Kolisi living Mandela's vision
Siya Kolisi (Gallo Images)
Nelspruit - If Siya Kolisi wins his first South Africa cap on Saturday, it will complete a remarkable story of a player who overcame dire poverty in the black townships of the Eastern Cape to become a symbol of the potential of sport.
Brought up by his grandmother and often barred from primary school because there was not enough money to pay for fees, loose forward Kolisi is one of two uncapped players named in the matchday 23 for the test against Scotland in Nelspruit.
"It will be a special day for him," Springboks captain Jean de Villiers said on Friday of his Stormers team mate. "He didn't have the opportunities we had as kids but he has made his mark."
Kolisi is likely to get a run-out off the bench in the test, which falls the day before his 22nd birthday, and while his grandmother is no longer alive to see him step into the international arena, he is flying in his father for the match.
It will be only the second time his father, who had to leave Kolisi behind in Port Elizabeth to seek work in Cape Town, has seen him play.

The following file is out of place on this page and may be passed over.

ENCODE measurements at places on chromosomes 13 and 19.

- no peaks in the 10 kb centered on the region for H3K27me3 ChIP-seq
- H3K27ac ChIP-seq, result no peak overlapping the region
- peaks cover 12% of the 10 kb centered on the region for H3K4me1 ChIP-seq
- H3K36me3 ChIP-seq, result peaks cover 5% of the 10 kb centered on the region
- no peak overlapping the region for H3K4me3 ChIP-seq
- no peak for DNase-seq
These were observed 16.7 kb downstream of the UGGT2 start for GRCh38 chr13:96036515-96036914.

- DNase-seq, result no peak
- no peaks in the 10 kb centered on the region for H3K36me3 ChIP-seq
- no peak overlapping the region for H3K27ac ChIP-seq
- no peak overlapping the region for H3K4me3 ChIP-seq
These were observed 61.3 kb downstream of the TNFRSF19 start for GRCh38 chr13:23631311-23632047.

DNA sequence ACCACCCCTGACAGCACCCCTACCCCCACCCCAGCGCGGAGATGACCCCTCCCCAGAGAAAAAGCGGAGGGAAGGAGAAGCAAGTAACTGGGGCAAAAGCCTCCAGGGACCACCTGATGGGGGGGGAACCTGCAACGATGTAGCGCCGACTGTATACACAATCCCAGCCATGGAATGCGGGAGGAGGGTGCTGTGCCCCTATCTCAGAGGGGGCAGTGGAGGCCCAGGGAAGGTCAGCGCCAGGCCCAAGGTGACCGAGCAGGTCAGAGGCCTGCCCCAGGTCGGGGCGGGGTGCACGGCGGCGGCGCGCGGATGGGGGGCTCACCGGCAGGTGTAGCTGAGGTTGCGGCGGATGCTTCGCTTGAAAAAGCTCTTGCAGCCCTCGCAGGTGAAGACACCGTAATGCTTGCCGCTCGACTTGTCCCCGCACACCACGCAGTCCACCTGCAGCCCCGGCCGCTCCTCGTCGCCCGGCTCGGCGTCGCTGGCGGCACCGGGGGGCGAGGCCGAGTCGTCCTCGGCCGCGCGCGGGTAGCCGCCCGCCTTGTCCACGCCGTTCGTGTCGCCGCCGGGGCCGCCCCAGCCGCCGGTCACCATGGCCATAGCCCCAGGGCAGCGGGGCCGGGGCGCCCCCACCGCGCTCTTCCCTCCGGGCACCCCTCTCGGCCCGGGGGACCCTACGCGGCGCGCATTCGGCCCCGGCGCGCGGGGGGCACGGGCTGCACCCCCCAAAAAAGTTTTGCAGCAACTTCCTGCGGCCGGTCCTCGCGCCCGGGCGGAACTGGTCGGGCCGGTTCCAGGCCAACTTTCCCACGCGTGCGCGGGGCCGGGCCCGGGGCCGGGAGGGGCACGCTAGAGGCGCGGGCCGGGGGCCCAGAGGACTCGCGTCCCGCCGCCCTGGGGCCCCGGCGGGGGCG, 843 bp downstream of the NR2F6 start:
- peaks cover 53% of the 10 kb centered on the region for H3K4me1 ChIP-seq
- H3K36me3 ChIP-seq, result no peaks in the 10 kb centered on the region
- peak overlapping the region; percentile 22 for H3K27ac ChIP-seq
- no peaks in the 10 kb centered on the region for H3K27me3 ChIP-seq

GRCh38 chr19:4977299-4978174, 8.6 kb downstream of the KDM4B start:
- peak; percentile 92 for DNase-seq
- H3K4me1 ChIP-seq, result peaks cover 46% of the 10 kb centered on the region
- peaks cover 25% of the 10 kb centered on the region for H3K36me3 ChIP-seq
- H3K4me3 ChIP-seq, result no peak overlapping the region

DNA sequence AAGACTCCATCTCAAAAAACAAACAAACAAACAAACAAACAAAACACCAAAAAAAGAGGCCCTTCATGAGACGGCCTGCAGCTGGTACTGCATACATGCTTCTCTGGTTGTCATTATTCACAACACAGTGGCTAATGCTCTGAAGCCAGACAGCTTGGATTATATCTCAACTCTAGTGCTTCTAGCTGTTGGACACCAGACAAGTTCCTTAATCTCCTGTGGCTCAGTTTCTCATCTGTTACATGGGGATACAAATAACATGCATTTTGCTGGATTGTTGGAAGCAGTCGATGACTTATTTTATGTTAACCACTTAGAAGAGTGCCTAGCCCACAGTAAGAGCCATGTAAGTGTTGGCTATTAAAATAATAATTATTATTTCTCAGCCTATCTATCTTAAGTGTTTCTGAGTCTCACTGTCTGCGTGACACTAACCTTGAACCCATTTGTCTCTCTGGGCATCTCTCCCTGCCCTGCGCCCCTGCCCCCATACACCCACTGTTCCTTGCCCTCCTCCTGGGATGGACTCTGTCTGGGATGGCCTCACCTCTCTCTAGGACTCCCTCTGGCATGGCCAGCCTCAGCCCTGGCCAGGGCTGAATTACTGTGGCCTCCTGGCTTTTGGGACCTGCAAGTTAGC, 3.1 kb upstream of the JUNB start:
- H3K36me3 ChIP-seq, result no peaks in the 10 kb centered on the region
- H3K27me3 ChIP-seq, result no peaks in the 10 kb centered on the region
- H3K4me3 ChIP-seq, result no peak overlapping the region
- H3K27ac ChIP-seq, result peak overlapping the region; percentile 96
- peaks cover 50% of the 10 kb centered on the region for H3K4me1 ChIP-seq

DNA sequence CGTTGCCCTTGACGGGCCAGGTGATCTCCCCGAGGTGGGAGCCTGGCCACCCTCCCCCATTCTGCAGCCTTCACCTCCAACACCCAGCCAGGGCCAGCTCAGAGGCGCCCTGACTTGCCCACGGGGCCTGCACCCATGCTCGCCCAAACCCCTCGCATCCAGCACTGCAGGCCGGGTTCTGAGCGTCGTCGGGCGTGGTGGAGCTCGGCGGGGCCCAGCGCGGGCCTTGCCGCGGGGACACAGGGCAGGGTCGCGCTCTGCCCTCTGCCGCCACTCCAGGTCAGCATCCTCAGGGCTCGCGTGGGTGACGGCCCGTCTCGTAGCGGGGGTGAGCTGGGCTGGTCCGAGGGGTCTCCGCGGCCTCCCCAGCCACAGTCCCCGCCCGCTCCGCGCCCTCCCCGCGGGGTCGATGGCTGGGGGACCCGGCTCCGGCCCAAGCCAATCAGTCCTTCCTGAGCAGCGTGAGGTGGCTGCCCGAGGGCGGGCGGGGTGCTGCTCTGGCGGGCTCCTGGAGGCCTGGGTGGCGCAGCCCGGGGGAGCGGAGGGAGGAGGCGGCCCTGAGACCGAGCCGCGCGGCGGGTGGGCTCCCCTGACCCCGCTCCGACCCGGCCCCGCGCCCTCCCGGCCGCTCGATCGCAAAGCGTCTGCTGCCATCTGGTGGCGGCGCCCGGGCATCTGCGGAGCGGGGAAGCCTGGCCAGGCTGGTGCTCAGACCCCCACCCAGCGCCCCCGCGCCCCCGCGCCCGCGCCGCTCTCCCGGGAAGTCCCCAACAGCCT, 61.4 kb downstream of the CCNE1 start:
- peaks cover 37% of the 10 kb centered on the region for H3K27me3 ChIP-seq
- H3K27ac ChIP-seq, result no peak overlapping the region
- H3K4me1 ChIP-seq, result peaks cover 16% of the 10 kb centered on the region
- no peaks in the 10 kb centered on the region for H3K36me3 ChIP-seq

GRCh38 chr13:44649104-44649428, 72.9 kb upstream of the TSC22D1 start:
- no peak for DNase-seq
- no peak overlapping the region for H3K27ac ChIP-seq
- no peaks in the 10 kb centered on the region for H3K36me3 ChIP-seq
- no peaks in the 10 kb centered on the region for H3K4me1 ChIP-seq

"He is going to be more emotional than me, I mean I'm the first Springbok from the township where I come from," Kolisi told reporters earlier this week.
"He is going to be a very proud dad, and he is going to cry a bit and I will probably join him."
Kolisi, who said he owed a lot to his grandmother, hails from one of the few black areas in South Africa where rugby, seen mostly as the preserve of the country's minority white populace, is as popular as soccer.
"I'm grateful to her (grandmother), because she did everything she could to give me a life. She would go without food so that I could eat," he said in a recent interview.
He showed a natural flair from the first time he played and aged 13 won a scholarship to a top rugby-playing high school.
"I couldn't speak a word of English when I first attended Grey High, but my mates taught me and helped me with homework," he said.
Admired for his ball-carrying skills, Kolisi rose to prominence last year when he filled in for the injured Schalk Burger at the Stormers.
His rise to the top of South African rugby comes in a country where political change has not been matched by social equality.
"It is a great thing for me and I have to be a role model. As a Springbok, it is not only about rugby, it's the things you do off the field," he said.
This week he got to room with the captain ahead of the match against the Scots.
"It's a great success story, it's South Africa in a nutshell," De Villiers told a news conference. "It will be a special day for him, what a nice story."